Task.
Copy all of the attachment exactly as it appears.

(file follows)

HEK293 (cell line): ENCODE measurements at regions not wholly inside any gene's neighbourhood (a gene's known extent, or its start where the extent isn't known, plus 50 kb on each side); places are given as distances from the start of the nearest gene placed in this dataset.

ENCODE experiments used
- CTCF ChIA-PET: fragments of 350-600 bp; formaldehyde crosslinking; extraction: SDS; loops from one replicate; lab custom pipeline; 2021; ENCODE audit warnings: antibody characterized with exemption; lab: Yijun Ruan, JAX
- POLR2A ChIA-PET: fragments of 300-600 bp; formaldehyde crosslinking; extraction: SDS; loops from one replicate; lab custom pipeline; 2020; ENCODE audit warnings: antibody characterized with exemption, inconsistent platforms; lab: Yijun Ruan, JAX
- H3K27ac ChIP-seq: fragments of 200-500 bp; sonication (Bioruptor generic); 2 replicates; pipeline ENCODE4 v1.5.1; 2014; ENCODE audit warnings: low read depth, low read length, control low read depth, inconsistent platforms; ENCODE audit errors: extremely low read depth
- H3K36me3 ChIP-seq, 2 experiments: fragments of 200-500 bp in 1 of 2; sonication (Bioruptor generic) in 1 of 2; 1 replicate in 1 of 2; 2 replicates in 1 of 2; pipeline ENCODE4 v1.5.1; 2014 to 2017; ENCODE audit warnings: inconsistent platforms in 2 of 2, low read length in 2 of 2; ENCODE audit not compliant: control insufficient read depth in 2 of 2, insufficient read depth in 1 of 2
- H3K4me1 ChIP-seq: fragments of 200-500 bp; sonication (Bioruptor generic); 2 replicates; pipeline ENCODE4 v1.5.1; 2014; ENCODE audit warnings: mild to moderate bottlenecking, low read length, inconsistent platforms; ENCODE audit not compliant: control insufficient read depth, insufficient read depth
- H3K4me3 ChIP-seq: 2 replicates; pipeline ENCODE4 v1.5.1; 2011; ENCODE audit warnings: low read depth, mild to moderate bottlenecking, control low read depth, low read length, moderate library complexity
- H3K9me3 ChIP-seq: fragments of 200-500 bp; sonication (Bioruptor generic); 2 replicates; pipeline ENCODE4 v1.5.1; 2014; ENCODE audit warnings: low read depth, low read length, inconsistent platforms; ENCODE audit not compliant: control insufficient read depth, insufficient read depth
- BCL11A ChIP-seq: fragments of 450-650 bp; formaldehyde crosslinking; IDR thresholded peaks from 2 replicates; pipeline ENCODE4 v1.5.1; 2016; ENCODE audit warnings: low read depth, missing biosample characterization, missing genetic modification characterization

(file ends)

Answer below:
HEK293 (cell line): ENCODE measurements at regions not wholly inside any gene's neighbourhood (a gene's known extent, or its start where the extent isn't known, plus 50 kb on each side); places are given as distances from the start of the nearest gene placed in this dataset.

ENCODE experiments used
- CTCF ChIA-PET: fragments of 350-600 bp; formaldehyde crosslinking; extraction: SDS; loops from one replicate; lab custom pipeline; 2021; ENCODE audit warnings: antibody characterized with exemption; lab: Yijun Ruan, JAX
- POLR2A ChIA-PET: fragments of 300-600 bp; formaldehyde crosslinking; extraction: SDS; loops from one replicate; lab custom pipeline; 2020; ENCODE audit warnings: antibody characterized with exemption, inconsistent platforms; lab: Yijun Ruan, JAX
- H3K27ac ChIP-seq: fragments of 200-500 bp; sonication (Bioruptor generic); 2 replicates; pipeline ENCODE4 v1.5.1; 2014; ENCODE audit warnings: low read depth, low read length, control low read depth, inconsistent platforms; ENCODE audit errors: extremely low read depth
- H3K36me3 ChIP-seq, 2 experiments: fragments of 200-500 bp in 1 of 2; sonication (Bioruptor generic) in 1 of 2; 1 replicate in 1 of 2; 2 replicates in 1 of 2; pipeline ENCODE4 v1.5.1; 2014 to 2017; ENCODE audit warnings: inconsistent platforms in 2 of 2, low read length in 2 of 2; ENCODE audit not compliant: control insufficient read depth in 2 of 2, insufficient read depth in 1 of 2
- H3K4me1 ChIP-seq: fragments of 200-500 bp; sonication (Bioruptor generic); 2 replicates; pipeline ENCODE4 v1.5.1; 2014; ENCODE audit warnings: mild to moderate bottlenecking, low read length, inconsistent platforms; ENCODE audit not compliant: control insufficient read depth, insufficient read depth
- H3K4me3 ChIP-seq: 2 replicates; pipeline ENCODE4 v1.5.1; 2011; ENCODE audit warnings: low read depth, mild to moderate bottlenecking, control low read depth, low read length, moderate library complexity
- H3K9me3 ChIP-seq: fragments of 200-500 bp; sonication (Bioruptor generic); 2 replicates; pipeline ENCODE4 v1.5.1; 2014; ENCODE audit warnings: low read depth, low read length, inconsistent platforms; ENCODE audit not compliant: control insufficient read depth, insufficient read depth
- BCL11A ChIP-seq: fragments of 450-650 bp; formaldehyde crosslinking; IDR thresholded peaks from 2 replicates; pipeline ENCODE4 v1.5.1; 2016; ENCODE audit warnings: low read depth, missing biosample characterization, missing genetic modification characterization